Visual Basic.NET, like most languages, permits recursion, a process by which a function calls *itself* under certain conditions.

Here is a basic function in Visual Basic .NET to compute Fibonacci numbers.

```
''' <summary>
''' Gets the n'th Fibonacci number
''' </summary>
''' <param name="n">The 1-indexed ordinal number of the Fibonacci sequence that you wish to receive. Precondition: Must be greater than or equal to 1.</param>
''' <returns>The nth Fibonacci number. Throws an exception if a precondition is violated.</returns>
Public Shared Function Fibonacci(ByVal n as Integer) as Integer
If n<1
Throw New ArgumentOutOfRangeException("n must be greater than or equal to one.")
End If
If (n=1) or (n=2)
''Base case. The first two Fibonacci numbers (n=1 and n=2) are both 1, by definition.
Return 1
End If
''Recursive case.
''Get the two previous Fibonacci numbers via recursion, add them together, and return the result.
Return Fibonacci(n-1) + Fibonacci(n-2)
End Function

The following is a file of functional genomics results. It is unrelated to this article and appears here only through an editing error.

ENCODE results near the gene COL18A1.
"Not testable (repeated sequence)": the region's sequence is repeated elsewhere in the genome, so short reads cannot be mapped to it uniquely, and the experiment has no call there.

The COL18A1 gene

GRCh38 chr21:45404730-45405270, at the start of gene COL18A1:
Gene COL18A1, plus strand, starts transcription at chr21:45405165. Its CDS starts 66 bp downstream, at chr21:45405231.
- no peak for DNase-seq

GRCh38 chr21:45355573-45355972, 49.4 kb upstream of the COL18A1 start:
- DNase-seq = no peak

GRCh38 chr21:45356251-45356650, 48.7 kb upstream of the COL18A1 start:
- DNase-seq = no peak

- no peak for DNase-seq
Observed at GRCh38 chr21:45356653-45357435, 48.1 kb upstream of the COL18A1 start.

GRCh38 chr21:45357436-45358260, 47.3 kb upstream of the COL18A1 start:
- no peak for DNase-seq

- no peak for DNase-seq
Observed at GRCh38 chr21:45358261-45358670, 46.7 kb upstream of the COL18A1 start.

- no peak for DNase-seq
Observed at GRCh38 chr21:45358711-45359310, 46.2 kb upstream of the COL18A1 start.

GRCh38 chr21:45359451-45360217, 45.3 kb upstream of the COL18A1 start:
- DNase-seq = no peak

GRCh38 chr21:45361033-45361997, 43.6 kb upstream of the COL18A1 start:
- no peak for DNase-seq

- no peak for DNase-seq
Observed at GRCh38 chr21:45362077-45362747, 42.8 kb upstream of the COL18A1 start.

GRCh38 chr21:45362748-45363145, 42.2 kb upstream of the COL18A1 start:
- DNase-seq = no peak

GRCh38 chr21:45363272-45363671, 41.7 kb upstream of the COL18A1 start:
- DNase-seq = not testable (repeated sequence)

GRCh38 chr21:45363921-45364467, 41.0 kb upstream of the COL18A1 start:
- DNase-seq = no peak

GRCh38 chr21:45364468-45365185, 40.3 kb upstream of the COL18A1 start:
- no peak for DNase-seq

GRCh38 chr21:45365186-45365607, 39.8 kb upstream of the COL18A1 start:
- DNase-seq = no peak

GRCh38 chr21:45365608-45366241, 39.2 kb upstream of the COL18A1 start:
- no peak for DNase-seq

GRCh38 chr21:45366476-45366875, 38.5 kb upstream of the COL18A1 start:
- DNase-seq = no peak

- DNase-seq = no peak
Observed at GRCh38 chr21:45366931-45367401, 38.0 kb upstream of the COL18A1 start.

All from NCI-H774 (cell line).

```

This function works by first checking if the function has been called with the parameter `n`

equal to `1`

or `2`

. By definition, the first two values in the Fibonacci sequence are 1 and 1, so no further computation is necessary to determine this. If `n`

is greater than 2, we cannot look up the associated value as easily, but we know that any such Fibonacci number is equal to the sum of the prior two numbers, so we request those via *recursion* (calling our own Fibonacci function). Since successive recursive calls get called with smaller and smaller numbers via decrements of -1 and -2, we know that eventually they will reach numbers that are smaller than 2. Once those conditions (called *base cases*) are reached, the stack unwinds and we get our final result.